For many food entrepreneurs, navigating the basics of building a business and then finding service providers, freelance talent and like-minded investors can feel daunting.
In 2011, Krysia Zajonc and Mateo Aguilar set out to solve this problem by launching Local Food Lab (LFL), an incubator for local food startups. Over the course of 2012-2013, they took 30 startups through a ‘mini MBA’ program and connected them with over 200 mentors.
They realized, however, that they were spending a lot of time connecting startups with people in their network, which took away focus from developing the startups’ entrepreneurial skills, Zajonc tells me. During this process, they began compiling a personal database of food entrepreneurs and service providers, which became the foundation for the startups’ new iteration. They also realized that they needed a way to reach more entrepreneurs and scale their business.
Local Food Lab pivoted in November 2013 and launched a professional networking platform for the local food movement.
Like a visual LinkedIn, the platform allows businesses, freelancers and students to create portfolios that showcase their work. For now, the company is focused on organic sign ups – with approximately 725 users on the platform – and understanding its users needs. In the future, LFL may also incorporate features of their incubator, such as one week mini incubators in different places.
The new platform aims to “democratize resources [and] make [them] radically affordable and accessible to food entrepreneurs all over the world,” explains Zajonc.
The platform is free to use and allows users to create visual portfolios with photos and videos of their businesses, products and skills. Portfolios include mission statements and endorsements (a la LinkedIn) and can be shared via Facebook, Twitter, LinkedIn and Pinterest. Users can search the portfolio database by specific tags – such as food tech and business services – to connect with community members, which include a diverse array of businesses, like artisanal food makers and package designers.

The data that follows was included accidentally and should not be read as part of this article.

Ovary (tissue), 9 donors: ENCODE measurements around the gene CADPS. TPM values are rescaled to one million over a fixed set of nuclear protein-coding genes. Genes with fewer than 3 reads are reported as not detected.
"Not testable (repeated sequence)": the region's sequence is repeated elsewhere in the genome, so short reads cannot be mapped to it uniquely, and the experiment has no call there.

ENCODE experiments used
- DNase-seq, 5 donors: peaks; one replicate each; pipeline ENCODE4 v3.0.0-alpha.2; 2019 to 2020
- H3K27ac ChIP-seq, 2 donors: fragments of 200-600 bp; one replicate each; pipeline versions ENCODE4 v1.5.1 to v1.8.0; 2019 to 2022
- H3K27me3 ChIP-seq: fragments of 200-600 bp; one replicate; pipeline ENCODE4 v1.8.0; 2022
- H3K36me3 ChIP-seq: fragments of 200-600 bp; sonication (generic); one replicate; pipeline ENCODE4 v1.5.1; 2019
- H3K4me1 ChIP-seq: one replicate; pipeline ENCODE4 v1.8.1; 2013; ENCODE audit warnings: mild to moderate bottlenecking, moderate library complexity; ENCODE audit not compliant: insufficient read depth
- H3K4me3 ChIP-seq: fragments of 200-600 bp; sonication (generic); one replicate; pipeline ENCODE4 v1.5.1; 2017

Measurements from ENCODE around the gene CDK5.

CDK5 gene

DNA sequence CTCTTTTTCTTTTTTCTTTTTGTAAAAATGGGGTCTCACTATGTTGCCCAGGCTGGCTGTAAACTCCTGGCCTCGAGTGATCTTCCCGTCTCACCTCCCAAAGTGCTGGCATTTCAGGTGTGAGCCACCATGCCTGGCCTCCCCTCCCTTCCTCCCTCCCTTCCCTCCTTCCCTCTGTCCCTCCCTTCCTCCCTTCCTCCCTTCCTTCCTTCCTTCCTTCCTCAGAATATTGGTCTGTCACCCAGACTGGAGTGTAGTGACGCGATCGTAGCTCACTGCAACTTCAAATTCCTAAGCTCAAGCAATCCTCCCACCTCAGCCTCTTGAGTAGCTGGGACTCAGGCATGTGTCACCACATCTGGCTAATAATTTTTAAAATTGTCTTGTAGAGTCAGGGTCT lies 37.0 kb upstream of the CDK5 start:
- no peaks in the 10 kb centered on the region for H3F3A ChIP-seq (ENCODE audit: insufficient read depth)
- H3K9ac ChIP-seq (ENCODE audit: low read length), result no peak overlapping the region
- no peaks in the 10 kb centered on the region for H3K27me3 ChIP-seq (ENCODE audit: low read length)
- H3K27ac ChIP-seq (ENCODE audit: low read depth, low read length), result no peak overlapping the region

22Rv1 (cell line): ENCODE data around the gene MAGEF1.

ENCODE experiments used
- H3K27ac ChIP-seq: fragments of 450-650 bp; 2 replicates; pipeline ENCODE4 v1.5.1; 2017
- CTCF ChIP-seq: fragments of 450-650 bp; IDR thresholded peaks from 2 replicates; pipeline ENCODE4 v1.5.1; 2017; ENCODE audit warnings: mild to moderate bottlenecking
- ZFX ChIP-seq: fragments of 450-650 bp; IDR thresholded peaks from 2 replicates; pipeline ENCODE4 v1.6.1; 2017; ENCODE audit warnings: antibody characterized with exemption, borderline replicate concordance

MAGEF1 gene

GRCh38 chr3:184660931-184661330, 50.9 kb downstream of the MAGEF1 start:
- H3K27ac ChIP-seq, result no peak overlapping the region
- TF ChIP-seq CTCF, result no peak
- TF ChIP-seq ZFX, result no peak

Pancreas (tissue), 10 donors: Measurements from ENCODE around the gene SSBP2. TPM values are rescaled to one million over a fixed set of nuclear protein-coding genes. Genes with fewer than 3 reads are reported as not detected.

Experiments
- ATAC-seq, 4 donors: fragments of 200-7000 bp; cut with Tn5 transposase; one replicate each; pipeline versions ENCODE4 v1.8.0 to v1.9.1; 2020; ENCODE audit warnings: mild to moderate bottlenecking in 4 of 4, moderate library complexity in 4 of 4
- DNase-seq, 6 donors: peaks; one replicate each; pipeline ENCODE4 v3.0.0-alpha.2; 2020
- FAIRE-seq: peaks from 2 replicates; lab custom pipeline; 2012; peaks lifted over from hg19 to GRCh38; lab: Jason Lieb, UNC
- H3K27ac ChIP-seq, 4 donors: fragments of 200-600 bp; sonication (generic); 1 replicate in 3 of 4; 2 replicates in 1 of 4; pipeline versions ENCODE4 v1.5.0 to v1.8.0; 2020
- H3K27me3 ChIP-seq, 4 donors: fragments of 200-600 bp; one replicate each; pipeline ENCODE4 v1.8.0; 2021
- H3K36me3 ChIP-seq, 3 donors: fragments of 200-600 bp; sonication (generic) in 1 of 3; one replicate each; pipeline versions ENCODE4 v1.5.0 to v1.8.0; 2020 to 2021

LFL allows freelancers to highlight skills and connect with potential clients and partners and enables students to leverage portfolios as visual resumes. Startups can utilize portfolios to collaborate and partner with other companies, find freelance talent and showcase products to potential investors and customers.
The financial model is up in the air at this point. The team is most concerned with growing slowly, listening to their users and collecting data regarding payment structure. Currently the on-boarding process directs users towards different payment scenarios, for example, “if this were to happen, can you commit to pay?.”
Has LFL parted ways with its in-person focus? Not entirely. The team currently brings the Silicon Valley local food community (including many platform users, Zajonc notes) together every 6 weeks for hot button events, covering issues like food waste and online grocery. But for now, they’re most interested in building out the platform and “helping [the] online community coalesce.”
In five years Zajonc hopes LFL will allow for hyper-local food production to be more realistic, plausible and prevalent. She aims to enable collaboration in the space to be easier and more transparent, making local food production more abundant. “There’s still a lot of confusion and lot of experts. And they [experts] are hard to find all over the food system. I want to help them and the people that are looking for them,” she says.